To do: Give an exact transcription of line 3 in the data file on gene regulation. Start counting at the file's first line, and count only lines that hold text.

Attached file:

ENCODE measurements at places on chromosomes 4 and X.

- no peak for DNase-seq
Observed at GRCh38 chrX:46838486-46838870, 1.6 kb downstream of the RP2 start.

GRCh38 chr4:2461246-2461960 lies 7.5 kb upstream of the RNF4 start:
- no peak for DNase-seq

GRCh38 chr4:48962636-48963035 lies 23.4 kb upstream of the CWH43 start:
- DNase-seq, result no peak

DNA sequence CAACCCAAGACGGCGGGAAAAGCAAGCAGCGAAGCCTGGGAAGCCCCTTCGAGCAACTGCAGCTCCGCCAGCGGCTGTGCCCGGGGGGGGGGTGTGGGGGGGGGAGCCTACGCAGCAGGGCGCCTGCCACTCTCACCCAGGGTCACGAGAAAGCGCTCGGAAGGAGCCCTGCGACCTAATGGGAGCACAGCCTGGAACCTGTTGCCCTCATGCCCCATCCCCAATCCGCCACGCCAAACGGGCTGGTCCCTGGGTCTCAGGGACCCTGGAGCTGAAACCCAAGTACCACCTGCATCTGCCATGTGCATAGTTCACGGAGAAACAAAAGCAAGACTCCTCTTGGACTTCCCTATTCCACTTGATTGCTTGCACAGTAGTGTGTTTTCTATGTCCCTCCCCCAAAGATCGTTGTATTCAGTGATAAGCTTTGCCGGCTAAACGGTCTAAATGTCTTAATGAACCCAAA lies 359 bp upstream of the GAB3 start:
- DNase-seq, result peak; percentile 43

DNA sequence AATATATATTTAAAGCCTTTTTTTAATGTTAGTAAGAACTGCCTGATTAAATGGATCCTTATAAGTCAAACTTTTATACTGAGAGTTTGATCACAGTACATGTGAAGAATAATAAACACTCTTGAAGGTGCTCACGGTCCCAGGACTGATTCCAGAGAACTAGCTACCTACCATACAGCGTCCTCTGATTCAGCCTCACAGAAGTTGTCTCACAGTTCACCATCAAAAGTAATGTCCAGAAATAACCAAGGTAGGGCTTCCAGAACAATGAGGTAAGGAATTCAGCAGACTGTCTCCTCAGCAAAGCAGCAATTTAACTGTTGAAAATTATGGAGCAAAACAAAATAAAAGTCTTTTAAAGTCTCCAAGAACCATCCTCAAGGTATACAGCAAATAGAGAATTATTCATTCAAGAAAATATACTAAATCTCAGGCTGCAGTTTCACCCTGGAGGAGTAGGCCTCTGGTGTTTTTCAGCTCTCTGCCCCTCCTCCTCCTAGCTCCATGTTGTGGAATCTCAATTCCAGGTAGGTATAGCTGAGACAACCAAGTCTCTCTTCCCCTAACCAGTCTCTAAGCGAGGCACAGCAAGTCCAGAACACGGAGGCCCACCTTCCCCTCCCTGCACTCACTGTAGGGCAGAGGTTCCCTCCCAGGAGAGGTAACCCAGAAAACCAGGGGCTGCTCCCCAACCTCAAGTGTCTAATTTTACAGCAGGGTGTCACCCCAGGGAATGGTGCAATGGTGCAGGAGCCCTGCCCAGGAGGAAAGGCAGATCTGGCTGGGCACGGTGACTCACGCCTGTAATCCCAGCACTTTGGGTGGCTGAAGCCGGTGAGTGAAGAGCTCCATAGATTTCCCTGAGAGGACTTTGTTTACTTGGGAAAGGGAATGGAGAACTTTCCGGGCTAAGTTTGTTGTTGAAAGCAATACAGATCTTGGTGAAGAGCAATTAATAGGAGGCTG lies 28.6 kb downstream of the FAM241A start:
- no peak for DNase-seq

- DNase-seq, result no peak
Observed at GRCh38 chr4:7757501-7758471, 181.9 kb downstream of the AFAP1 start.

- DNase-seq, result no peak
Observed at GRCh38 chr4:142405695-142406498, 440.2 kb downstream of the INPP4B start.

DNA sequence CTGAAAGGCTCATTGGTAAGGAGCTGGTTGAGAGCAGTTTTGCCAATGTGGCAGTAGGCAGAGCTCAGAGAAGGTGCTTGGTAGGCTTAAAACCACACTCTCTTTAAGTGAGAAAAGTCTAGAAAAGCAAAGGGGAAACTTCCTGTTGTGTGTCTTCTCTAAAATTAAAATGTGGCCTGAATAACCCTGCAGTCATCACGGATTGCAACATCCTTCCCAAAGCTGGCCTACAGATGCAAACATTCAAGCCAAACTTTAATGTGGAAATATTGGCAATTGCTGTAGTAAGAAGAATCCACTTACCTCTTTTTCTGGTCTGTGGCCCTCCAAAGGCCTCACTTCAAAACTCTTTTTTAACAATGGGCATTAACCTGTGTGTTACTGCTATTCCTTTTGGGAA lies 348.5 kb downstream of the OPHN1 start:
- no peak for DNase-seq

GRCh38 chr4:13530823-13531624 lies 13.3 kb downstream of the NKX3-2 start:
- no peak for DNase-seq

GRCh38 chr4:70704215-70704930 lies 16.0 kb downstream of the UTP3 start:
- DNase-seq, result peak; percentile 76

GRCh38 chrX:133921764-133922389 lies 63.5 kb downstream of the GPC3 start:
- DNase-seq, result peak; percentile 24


Observed at GRCh38 chrX:46838486-46838870, 1.6 kb downstream of the RP2 start.